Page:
Yet the danger is this is that the 2014/2016 dichotomy is underplayed. The referendum is entirely – at the formal level – about a constitutional relationship. In no political sense will Scotland be different the day before and after a ‘Yes’ vote (if that is what happens). However, to gain a ‘Yes’ vote or to substantially alter the social terms of the existing union, political and other arguments will have to be used. For example, the SNP’s heavily neo-liberal-influenced vision of independence does not – indeed, cannot – address pressing social questions in a way that will compel a majority of citizens to support independence. So for those favouring a radical vision of independence, radicalism needs to have influence not just in regard of the reasons of voting for independence but on the voting to determine the composition of the fifth parliament that begins in 2016.
Equally for those favouring the continuation of the union (albeit under different terms) requires that not only is a ‘No’ vote is successful but that the 2015 Westminster election provides for a Labour government which is considerably more radical than Miliband will allow for, and that promises for devo-max – and the use of those new powers for progressive ends – are kept. Again, radical political and other arguments will need to hold sway for this particular outcome to be realised. It becomes clear that both tasks are quite Herculean and that not only do the contending arguments of the left need to hold sway but that this means having a level of influence that is a complete step-change from where we are at the moment, a moment of the left labouring under the yoke of continued neo-liberalism. Thus, both sides of the left here must urgently address not just issues about the internal cogency of their arguments but critically how they will also gain credibility amongst the mass of citizens for these arguments. If you like, the battle is win hegemony inside their respective camps and then with the public at large outside these camps.
In these processes, the radicals for independence must set out what they want independence from as well as what they want independence for. Ironically, the radical Yes vision is actually a no vision – no to NATO, no to Trident, no to austerity, no to imperialism and no to neo-liberalism. But even that does not go far enough because there must also be a wholly positive version of the vision of what an independent, radical Scotland will look like under independence. Here the pounds and pence of the economic and social questions must be set out. For the radicals for the union, the key task is to differentiate the type of union desired, otherwise – again ironically, they will be saying yes to NATO, yes to Trident, yes to austerity, yes to imperialism and yes to neo-liberalism.
There are important tactical matters to be considered along the way. The clamour of the ‘cultural nationalists’ just before the close of 2012 over the alleged domination of the English in the world of the administration of Scottish art and culture indicates that the debate has to be intelligent and cute enough to say that if there is an issue with English people managing Scottish arts, then it is an issue of what political values the managers from England hold and not that they are English per se. Otherwise, we will enter dark and dangerous territory.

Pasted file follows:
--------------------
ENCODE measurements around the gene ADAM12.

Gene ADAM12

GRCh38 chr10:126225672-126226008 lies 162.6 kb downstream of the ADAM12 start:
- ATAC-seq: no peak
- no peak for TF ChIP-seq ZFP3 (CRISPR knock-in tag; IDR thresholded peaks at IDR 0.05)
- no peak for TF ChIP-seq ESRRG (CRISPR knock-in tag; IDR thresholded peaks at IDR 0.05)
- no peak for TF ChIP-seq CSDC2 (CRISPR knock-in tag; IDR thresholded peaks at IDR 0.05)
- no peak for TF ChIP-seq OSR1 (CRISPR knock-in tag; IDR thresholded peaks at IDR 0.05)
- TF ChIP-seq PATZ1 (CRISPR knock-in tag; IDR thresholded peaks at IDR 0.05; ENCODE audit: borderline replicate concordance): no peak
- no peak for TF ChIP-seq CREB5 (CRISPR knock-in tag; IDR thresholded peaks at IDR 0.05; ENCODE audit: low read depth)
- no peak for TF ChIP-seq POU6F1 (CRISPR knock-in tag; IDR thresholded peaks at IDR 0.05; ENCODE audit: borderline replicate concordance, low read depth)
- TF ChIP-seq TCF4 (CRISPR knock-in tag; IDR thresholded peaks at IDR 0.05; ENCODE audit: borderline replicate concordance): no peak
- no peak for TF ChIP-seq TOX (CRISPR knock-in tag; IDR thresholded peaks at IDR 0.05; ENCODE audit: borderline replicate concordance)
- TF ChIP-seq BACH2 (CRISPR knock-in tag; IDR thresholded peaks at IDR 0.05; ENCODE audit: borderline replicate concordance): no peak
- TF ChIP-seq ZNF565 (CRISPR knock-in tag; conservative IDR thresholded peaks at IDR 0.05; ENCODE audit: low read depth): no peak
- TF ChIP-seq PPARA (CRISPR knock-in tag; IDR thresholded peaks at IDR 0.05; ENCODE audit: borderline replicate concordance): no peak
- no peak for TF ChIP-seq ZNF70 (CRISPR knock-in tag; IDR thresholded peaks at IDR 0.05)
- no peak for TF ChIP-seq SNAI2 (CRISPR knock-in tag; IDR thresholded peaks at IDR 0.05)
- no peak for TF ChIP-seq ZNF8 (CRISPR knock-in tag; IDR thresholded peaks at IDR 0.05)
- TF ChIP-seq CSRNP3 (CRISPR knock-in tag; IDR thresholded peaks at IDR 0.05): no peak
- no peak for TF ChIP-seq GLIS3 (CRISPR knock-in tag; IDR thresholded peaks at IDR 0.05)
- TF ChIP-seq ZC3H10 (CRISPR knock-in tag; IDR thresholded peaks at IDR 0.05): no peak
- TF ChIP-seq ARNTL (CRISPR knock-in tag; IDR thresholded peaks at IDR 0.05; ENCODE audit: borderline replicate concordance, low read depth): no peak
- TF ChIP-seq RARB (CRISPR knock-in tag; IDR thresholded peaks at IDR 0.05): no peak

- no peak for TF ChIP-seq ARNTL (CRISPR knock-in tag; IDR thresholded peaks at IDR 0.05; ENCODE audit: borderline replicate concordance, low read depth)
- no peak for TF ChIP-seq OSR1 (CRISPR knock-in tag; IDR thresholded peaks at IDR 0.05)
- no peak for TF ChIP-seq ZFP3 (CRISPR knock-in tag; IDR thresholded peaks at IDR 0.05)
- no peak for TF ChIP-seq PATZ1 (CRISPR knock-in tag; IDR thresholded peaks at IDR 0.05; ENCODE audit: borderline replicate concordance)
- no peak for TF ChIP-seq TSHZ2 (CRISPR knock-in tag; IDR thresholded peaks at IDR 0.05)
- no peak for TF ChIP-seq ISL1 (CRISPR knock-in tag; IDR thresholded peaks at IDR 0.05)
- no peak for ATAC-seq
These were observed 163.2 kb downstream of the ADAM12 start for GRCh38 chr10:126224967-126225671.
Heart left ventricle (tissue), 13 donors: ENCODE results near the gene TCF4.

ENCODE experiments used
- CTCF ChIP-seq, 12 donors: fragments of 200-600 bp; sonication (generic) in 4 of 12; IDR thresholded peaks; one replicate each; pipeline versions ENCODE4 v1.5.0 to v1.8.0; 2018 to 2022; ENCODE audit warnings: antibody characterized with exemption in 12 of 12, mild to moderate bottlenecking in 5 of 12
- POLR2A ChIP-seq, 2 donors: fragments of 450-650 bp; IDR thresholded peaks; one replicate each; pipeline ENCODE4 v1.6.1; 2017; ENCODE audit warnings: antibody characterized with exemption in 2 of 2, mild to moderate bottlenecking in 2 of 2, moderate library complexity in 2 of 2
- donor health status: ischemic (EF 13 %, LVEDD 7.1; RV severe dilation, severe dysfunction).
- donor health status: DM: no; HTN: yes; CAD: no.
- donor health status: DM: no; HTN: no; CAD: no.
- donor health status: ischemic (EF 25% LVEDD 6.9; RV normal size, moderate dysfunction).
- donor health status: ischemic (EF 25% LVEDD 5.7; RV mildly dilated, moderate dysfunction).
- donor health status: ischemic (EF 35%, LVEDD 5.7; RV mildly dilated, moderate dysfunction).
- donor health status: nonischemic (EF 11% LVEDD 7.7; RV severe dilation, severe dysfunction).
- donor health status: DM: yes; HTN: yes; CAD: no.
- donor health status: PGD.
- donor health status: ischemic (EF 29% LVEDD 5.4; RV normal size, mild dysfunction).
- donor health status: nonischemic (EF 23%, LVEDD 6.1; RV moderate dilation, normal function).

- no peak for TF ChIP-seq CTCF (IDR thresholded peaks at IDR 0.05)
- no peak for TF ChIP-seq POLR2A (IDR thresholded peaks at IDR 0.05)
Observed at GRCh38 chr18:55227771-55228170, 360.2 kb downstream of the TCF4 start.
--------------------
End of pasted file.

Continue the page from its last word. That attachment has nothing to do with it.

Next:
More importantly, independence is not yet seen as the answer to solving poverty and inequality whereby it springs organically from the current struggles of working people and their families but it also has to be part of a transitional approach whereby struggling for one demand opens up and augments the desire for more fundamental change and the capacity to achieve it. A third matter concerns that of experience and memory. In living memory, Scotland has never been an independent nation, state or nation-state. To this extent, it is untried and untested. But that also may present opportunity to ask the ‘what if’ questions in an untainted way. By contrast, the British road to socialism has had a long period of existence as a living project. Its highpoint was the period of the 1945-51 Labour governments. Is that a strong enough memory to cling on to – as well as to constitute a springboard to another and better chance to go down the British road? Some may say it has had chance enough and new ways and means are now warranted.
If politics is the art of the possible, then it is incumbent upon those in favour of a Yes vote to presage a radical reconfiguration of society in Scotland to also work out the probabilities of such a change being able to occur. And, of course, to be open and honest when they do so. This is the key message from those who argue in this collection for a different type of union to that which currently exists. But the boot is on the other foot too because it is also incumbent upon those that argue for a radical configuration of the union to also work out the probabilities and to stop talking about just the possibilities. Citizens will be better off with hard-nosed and realistic assessments rather than flights of fancy. All this is because what is desirable is not necessarily possible or probable because gaps exist between means and ends.
This article is from the new issue of Scottish Left Review (Issue 75: Where Now for the Scottish Trade Union Movement?)